Friday, August 13, 2010

all lifes challenges

i have found disaster always strikes when you least expect it. The Grey is a different horse these days. her attitude,her looks and her behaviour have changed dramatically. gone is the tenseness and withdrawn suspicious attitude she has had since she arrived. Now she actively seeks to interact with me and seems happy about it. In fact shes almost could be described as affectionate and cuddly as far as horses go. No longer does her neck and head stick straight up in the air at all times, so that she has the appearance of a sheared sheep. Now she drops her head licking her lips, a sign of thinking and relaxation in horses. She even nays to me every time she sees me approaching, whether to get her from the paddock or just walking past in the stable, which none of my domestic horses do! Shes constantly follows you in the paddock, getting in the way And she leans into her daily brushing as though she enjoying a really good massage. Horses change you just have to give them time. Never discount them from a first impression. So when the the grey got both hind legs stuck in a fence last week, it was a double blow of devastation after all her progress..

it was one of those things you see from a distance and watch with horror knowing you cant do anything, and it is all about to go horribly wrong. Sure enough i saw her lie down for her afternoon roll in the paddock, saw that she was too close to the fence, saw her roll right over to her other side and both back legs go straight through the fence. This is where you, as a owner almost don't want to see how bad it is. Horses talent for self destruction is always my worst nightmare. Ive nursed enough animals through bad injuries to know just how bad it can be. Horses being prey animals there first reaction is always to try and flee a bad situation. Which usually results in shredded legs, whenever a fence is involved. Luckily there second reaction is just to give up completely.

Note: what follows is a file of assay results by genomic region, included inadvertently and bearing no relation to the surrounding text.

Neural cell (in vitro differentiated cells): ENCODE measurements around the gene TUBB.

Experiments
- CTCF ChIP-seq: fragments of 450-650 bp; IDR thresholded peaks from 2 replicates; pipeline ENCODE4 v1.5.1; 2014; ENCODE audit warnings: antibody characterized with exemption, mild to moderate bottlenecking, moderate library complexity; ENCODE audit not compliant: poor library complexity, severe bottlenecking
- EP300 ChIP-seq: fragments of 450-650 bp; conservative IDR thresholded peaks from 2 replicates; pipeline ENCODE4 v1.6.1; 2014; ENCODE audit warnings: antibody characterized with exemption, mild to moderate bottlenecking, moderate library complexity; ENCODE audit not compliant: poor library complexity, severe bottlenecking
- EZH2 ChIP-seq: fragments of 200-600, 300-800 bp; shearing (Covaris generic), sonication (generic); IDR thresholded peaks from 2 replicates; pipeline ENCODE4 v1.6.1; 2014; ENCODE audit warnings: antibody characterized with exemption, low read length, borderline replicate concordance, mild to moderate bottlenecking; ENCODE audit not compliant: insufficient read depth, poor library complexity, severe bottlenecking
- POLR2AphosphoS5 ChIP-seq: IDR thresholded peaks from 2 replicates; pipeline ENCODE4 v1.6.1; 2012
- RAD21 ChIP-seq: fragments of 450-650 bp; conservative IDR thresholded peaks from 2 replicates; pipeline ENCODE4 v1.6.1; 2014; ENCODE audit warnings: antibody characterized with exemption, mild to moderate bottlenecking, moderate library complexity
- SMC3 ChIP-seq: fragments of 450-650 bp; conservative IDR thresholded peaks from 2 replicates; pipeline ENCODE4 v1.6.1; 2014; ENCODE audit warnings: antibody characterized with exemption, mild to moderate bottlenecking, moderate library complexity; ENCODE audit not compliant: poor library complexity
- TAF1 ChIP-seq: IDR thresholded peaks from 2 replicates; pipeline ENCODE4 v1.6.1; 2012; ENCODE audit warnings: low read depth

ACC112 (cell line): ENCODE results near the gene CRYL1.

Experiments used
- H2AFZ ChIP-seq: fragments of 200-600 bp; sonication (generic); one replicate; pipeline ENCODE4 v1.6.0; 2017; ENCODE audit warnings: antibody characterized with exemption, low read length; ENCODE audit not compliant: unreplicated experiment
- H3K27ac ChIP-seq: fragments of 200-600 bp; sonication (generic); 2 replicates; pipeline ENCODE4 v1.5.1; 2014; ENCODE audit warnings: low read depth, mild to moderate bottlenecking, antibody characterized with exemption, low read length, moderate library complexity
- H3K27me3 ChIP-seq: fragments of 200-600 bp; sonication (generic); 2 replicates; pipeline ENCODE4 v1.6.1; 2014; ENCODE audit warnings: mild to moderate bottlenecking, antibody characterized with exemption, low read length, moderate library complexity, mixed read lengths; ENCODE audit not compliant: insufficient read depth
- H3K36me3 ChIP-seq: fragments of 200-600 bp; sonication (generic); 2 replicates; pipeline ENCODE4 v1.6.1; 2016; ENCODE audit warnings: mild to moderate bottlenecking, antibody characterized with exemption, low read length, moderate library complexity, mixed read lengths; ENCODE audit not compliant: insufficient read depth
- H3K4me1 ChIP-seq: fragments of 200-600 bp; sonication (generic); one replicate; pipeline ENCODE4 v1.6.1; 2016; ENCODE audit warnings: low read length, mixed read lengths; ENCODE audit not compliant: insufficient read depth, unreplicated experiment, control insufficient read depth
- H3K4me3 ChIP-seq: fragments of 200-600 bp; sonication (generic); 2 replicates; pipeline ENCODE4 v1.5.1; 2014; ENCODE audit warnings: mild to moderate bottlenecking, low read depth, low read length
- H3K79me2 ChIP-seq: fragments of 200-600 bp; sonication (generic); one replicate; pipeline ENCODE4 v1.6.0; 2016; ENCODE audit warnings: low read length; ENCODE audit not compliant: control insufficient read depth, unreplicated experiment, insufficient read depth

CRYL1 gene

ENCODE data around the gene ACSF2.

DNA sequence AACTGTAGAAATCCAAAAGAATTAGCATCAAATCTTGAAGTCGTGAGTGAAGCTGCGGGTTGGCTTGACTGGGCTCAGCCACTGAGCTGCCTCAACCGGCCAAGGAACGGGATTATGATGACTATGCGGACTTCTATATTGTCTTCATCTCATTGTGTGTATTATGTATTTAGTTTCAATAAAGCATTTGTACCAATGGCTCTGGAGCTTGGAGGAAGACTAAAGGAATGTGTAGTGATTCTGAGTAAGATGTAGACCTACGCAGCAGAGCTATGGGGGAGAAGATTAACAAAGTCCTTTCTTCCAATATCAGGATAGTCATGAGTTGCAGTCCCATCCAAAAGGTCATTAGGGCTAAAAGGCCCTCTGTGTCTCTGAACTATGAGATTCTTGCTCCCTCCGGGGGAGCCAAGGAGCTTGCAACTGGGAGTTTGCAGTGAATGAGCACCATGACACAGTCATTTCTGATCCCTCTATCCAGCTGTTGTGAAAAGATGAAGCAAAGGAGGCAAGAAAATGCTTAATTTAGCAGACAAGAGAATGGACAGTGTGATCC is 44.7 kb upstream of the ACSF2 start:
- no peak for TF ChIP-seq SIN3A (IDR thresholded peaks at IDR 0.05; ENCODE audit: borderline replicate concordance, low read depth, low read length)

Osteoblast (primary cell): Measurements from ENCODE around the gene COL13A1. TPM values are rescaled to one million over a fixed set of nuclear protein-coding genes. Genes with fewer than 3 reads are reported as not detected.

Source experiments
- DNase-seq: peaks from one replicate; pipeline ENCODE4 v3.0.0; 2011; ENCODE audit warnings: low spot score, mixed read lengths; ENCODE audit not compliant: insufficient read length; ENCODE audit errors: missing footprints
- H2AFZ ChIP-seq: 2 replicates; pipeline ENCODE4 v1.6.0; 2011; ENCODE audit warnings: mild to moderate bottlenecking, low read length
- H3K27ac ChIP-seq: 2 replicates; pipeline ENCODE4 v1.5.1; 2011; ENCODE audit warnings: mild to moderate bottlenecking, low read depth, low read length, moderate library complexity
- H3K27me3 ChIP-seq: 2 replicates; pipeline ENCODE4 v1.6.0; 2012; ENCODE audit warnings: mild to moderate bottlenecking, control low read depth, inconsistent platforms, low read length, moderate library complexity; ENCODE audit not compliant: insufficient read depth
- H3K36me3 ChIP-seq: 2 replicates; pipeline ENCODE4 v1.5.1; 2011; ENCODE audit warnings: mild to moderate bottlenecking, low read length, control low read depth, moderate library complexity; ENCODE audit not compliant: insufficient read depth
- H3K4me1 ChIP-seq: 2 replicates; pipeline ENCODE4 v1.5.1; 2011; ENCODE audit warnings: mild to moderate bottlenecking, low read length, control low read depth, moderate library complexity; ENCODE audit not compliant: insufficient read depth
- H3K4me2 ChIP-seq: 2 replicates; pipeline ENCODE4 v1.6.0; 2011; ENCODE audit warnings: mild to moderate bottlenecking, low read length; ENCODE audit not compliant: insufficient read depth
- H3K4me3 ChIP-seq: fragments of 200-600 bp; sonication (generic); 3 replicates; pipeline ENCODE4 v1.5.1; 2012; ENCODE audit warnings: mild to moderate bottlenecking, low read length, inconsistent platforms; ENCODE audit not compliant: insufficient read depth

So as greys legs went through the fence her first reaction was to try and get up and get out of there. Our fences, luckily are good smooth wire fences and are only have the top three strands, the idea being that horses cant paw and get there legs stuck, like with low wires. We didn't take into account horses rolling into fences obviously. I was already on my way down the hill towards the grey when i saw her struggle to get up, thrashing and somehow managing to stretch the wire so it had the opposite effect of getting more caught on her legs. Great. Thank god she only struggled a bit, realised she was stuck lay there letting out one long desperate whinny for help.

i was hopping i was just going to be able to pull her leg out of the fence. That however would have been to simple. When i got there i could see that one strand of wire had been stretched and she'd managed to get that underneath her leg while the bottom strand and gone across the top...she was stuck. Off to the house i went for the wire cutters. Thank god, these wild horses have such a sense of self preservation and calm nature. I think some others horses would have thrashed around till they really injured themselves, while she just lay there still.